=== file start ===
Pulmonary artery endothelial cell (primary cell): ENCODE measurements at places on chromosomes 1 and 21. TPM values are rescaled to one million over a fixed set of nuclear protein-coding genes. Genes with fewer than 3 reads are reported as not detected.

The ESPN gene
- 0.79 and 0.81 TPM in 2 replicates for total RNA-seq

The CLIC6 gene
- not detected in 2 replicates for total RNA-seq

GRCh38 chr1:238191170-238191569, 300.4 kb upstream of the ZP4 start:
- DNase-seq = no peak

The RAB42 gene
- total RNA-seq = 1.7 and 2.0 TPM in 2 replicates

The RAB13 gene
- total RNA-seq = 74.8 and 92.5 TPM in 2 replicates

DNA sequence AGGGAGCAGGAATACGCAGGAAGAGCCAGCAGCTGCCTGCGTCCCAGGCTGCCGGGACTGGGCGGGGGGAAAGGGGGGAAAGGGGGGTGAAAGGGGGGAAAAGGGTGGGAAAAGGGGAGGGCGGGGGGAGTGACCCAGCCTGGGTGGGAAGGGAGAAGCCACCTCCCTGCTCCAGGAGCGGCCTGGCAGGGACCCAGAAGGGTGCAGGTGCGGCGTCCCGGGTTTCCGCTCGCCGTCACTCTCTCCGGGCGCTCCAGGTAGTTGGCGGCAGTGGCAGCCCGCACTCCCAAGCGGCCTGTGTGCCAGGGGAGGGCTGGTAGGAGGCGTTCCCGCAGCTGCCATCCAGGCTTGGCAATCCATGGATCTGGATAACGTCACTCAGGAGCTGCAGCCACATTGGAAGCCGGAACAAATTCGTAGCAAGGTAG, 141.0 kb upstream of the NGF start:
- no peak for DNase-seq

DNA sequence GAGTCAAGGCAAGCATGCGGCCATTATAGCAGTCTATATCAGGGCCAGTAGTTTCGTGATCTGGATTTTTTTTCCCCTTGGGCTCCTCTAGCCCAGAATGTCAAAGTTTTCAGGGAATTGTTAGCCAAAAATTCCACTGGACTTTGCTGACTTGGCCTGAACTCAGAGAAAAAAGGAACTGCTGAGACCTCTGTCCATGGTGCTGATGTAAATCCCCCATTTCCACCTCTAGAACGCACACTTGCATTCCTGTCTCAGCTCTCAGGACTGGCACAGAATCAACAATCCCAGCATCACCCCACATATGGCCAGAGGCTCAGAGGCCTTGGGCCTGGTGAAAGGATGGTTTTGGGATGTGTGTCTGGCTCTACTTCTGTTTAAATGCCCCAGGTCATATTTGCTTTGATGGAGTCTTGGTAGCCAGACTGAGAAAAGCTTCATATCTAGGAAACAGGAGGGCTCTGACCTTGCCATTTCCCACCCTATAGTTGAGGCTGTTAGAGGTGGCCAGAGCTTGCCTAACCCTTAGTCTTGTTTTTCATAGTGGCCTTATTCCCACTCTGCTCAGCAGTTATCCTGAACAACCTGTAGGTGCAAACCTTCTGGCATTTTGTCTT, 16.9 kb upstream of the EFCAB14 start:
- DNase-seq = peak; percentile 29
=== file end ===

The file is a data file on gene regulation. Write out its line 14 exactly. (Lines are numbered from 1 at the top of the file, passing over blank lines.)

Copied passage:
DNA sequence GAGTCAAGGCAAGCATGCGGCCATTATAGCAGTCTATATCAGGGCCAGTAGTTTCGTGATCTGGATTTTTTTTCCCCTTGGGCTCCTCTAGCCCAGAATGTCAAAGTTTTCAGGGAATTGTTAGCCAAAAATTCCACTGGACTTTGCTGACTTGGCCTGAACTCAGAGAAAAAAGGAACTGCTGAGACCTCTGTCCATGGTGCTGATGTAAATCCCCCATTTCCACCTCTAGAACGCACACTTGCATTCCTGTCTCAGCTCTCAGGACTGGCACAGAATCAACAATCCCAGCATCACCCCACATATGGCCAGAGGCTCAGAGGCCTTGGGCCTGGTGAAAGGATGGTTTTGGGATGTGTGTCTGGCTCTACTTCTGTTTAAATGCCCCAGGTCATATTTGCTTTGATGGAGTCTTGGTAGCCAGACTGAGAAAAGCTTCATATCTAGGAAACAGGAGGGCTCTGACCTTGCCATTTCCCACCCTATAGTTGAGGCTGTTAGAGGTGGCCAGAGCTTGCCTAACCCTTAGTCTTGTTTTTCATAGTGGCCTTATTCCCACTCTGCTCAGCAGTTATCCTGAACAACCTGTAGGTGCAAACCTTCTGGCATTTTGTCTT, 16.9 kb upstream of the EFCAB14 start: